Innovate Blog
Packaging Industry Rises to the Challenge of Plastic Pollution

Thursday March 29, 2018

Ask the Expert: Jo Gilroy (Head of Sustainability).

We asked our Sustainability expert ‘Has the packaging industry come up with a viable solution for addressing the problem of plastic pollution?’

And here’s what she told us…

Sustainability Expert – Jo Gilroy Twitter – @JoannaGilroy

Last Saturday, a record 400 landmarks in the United Kingdom turned off their lights in support of a global call for action on climate change, as part of Earth Hour 2018.  Created by the WWF, Earth Hour is the world’s largest grass-roots event in support of the planet, and this year during the event, the WWF released alarming figures on the issue of plastic pollution.

The WWF has forecasted that over the next 12 years, plastic waste in the UK could increase by 20 per cent.  Tanya Steele, CEO of the WWF comments: “This is more than a million tonnes of plastic waste, the equivalent of 87,000 more double decker buses worth of plastic waste each year.”

If the WWF is correct, and we are going to see an increase in plastic waste, then this is going to significantly impact on what’s already a very serious, and very public, environmental challenge.

The media has thrown the issue of plastic pollution into the spotlight, and unlike other environmental issues like soil erosion or increasing CO2 levels, plastic pollution is very visible. It’s a problem that we witness daily, strewn on our streets, littering our parks and polluting our rivers.

We’ve seen the public keen to adopt different habits in the way they use and dispose of plastic products – but we must acknowledge that any long-term solution needs to involve the support of businesses in the supply chain for plastic products.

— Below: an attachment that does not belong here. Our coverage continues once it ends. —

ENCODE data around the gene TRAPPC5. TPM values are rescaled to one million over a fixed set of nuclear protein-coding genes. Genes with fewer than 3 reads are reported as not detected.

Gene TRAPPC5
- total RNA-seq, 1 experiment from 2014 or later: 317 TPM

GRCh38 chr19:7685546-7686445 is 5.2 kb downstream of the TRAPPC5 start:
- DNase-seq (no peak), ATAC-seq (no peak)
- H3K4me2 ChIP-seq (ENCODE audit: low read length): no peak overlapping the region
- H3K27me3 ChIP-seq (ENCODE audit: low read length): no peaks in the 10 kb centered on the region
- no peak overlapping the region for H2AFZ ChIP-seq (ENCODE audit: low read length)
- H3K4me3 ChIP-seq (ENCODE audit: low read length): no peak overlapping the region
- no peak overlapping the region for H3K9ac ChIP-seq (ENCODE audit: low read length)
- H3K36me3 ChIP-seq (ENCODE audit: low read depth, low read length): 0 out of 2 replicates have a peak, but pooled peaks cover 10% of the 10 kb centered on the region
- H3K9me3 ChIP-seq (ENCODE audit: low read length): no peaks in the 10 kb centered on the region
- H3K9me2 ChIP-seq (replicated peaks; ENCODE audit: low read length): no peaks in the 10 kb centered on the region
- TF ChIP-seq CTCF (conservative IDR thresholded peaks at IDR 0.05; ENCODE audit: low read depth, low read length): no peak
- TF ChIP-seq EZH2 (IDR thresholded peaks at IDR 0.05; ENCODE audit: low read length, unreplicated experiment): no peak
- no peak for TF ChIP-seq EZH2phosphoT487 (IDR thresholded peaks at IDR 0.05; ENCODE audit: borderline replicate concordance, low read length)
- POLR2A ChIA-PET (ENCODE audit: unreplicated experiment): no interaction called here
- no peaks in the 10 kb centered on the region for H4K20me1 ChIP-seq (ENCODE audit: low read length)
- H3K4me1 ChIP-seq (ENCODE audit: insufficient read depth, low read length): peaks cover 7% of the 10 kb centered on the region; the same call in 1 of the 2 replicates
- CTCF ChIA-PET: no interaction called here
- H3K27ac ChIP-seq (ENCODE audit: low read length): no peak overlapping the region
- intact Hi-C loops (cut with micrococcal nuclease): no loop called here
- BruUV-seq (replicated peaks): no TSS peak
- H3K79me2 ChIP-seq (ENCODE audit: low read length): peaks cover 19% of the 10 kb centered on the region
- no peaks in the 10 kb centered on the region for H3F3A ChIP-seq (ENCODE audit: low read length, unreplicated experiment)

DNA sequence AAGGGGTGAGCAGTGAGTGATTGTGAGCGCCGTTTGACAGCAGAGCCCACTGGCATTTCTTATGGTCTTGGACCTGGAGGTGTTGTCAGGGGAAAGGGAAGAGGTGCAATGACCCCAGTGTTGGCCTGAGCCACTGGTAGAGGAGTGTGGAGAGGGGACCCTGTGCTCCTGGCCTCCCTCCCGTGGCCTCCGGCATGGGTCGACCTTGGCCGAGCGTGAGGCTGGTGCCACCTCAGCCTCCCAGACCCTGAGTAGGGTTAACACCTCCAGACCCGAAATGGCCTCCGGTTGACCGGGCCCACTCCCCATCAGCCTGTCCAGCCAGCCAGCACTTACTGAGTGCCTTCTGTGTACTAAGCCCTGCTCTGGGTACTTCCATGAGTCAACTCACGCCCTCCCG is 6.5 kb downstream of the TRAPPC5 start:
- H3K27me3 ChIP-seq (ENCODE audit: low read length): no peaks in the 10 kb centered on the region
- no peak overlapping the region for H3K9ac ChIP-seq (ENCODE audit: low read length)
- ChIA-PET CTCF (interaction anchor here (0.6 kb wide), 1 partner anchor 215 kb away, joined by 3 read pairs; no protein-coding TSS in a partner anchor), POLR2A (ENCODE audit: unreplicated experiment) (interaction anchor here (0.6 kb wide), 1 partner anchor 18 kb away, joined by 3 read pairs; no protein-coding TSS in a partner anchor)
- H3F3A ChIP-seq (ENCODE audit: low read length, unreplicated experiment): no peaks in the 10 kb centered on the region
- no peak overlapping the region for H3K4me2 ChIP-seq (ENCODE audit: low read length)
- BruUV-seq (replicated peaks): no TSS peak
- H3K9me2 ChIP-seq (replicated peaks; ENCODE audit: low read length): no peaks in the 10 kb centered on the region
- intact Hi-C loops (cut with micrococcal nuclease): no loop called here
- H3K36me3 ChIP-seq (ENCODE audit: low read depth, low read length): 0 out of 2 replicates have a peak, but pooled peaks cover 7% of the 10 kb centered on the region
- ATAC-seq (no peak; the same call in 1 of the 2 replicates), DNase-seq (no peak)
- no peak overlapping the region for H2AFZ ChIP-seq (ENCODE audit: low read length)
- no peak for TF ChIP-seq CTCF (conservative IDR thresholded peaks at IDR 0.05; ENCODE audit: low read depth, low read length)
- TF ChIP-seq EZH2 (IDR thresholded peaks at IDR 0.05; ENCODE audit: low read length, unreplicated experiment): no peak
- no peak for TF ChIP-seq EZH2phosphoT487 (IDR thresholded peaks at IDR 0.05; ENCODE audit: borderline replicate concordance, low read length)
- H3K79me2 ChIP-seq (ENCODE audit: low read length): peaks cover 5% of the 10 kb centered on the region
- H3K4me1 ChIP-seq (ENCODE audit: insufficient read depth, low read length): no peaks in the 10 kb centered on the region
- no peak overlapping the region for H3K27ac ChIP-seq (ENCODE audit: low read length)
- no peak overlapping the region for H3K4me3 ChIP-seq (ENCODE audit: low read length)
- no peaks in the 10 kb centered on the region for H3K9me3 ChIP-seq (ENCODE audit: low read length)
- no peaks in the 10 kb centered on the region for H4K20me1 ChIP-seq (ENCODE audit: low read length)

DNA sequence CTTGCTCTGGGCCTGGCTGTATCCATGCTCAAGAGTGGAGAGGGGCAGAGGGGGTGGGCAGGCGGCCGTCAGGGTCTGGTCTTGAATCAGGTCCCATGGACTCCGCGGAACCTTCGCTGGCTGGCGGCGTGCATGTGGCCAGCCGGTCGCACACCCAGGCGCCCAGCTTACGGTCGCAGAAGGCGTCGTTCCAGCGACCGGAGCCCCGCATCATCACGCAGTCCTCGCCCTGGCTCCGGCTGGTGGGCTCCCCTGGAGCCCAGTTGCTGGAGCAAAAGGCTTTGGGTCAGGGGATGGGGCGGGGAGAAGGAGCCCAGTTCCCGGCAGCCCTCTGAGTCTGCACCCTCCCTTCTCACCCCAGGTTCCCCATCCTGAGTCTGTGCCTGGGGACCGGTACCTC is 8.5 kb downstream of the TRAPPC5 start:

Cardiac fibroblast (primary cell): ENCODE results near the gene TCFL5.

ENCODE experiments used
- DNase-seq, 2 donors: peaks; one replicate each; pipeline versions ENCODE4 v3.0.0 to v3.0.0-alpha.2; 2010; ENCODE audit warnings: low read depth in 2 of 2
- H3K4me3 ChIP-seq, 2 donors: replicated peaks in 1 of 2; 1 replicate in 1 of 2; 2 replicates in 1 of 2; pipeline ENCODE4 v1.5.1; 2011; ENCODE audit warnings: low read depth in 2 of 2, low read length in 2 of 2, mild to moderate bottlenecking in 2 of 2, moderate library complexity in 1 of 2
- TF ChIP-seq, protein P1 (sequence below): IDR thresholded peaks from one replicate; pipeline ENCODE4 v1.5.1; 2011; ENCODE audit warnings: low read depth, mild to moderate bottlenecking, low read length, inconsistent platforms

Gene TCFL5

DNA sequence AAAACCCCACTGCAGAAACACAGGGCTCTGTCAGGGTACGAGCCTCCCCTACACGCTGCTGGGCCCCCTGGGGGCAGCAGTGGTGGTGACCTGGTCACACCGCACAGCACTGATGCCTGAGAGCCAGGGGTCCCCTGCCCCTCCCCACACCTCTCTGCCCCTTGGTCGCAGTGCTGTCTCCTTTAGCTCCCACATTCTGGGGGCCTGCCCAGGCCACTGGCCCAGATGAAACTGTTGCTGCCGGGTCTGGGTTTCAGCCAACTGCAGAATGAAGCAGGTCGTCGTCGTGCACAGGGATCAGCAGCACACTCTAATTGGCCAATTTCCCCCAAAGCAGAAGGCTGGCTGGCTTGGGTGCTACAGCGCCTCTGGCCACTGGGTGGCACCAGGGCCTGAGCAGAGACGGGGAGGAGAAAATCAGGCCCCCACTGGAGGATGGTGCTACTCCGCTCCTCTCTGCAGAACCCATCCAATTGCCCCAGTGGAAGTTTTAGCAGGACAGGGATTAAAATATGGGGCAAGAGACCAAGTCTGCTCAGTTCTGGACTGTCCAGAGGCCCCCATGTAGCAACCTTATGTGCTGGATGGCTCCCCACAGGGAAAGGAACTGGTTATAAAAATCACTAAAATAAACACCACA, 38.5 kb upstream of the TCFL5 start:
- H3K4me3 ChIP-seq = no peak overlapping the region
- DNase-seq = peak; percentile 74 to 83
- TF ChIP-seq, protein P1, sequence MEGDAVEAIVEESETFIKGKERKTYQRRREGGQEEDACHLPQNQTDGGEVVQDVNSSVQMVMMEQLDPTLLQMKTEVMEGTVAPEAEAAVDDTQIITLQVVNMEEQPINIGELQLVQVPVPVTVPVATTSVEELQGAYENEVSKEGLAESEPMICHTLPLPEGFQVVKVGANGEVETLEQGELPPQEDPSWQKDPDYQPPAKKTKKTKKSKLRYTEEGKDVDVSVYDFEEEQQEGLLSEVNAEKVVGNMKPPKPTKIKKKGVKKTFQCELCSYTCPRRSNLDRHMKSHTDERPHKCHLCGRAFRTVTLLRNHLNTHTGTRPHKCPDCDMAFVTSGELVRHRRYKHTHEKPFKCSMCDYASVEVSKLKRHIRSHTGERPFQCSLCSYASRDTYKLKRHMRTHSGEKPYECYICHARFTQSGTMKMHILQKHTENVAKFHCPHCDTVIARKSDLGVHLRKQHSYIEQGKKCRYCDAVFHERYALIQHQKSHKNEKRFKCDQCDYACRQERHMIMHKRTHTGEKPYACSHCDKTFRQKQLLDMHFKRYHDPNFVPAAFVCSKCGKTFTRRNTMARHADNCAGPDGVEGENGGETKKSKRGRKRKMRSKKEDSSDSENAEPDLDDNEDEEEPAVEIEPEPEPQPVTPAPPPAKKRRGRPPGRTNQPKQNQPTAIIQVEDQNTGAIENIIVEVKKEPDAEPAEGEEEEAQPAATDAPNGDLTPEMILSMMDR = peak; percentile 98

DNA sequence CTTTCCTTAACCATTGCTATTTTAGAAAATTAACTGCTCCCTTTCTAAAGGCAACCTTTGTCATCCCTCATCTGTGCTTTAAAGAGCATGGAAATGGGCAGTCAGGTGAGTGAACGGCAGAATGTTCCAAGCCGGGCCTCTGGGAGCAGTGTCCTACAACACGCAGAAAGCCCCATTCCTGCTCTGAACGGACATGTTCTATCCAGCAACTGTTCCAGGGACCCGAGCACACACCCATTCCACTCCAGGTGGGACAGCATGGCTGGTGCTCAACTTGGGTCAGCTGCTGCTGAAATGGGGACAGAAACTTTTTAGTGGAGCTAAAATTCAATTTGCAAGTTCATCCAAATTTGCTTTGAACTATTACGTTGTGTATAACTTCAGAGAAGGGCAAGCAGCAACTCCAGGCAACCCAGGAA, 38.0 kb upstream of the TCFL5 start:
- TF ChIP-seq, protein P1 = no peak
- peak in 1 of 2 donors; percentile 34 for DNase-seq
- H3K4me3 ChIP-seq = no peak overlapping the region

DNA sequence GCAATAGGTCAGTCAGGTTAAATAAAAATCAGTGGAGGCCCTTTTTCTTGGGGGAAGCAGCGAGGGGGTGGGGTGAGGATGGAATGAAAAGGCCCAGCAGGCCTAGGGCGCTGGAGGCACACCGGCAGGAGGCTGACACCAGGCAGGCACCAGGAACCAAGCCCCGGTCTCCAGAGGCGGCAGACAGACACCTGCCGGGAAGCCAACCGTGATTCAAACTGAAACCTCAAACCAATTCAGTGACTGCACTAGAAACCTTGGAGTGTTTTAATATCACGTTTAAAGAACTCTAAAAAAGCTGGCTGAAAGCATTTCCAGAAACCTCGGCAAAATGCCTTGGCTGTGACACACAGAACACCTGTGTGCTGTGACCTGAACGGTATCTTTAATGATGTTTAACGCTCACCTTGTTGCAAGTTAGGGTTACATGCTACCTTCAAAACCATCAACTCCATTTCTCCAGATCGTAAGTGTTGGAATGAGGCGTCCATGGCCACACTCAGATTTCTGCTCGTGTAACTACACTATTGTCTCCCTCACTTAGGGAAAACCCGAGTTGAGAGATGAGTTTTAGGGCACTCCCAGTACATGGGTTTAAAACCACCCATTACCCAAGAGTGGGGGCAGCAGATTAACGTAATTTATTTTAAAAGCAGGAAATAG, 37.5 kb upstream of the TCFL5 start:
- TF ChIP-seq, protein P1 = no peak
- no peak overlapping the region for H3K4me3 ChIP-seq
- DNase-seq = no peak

These businesses include manufacturers, distributors and retailers in the catering and hospitality industry, where we’ve seen public calls for taxes to be imposed on foodservice packaging, and an introduction of a 25p ‘latte levy’ on paper coffee cups.

I can see why a ‘tax’ solution for foodservice packaging products is appealing.  It’s relatively straight-forward to implement and it would target members of the public who fail to consider reusable options.  However, would such taxes or levies placed on individual packaging products address the underlying problems causing pollution from single-use packaging?  How much money would these taxes raise?  How and where would this money be spent?  Will this help consumers understand what packaging products can or cannot be recycled?

No food packaging product need ever be single use.  The issue of plastic waste from foodservice packaging exists because we use ‘technically recyclable’ or ‘technically compostable’ materials – but have no consistent recycling or composting collection systems in the UK to actually implement it.  Consequently the average consumer is fundamentally confused as to what materials can be recycled.

Any credible solution must address these challenges and I believe that the right type of tax could achieve just that.  What many consumers do not realise is that the UK packaging industries already pay a specific tax for manufacturing, distributing, selling and using certain packaging products and materials.  This tax is called a Packaging Recovery Note or PRN for short.

In a move that is to be highly commended, these industries, representing the UK’s major retailers, supermarkets, distributors and manufacturers, have sent a united message to government to increase the PRN tax.  These businesses want to pay more in order to improve recycling of single-use packaging products.

These businesses would like the PRN to be increased under six guiding principles:

  1. Every organisation related to these industries must contribute
  2. Packaging products that are actually recyclable and contain recycled content should be encouraged
  3. That a universal labelling system is adopted and consistent recycling collections developed
  4. The money raised must be kept as a transparent fund, and invested where needed by an independent body
  5. New accreditations are developed to measure and report on more accurate recycling rates
  6. Domestic recycling is prioritised over exporting recyclable materials

We must invest in and support innovation in our recycling infrastructure.  We must address the confusion regarding what can or cannot be recycled.  I believe the increase in PRN would create credible solutions on the problem of plastic pollution – and marks the commitment of the UK packaging industry to spearhead change make recycling simpler.


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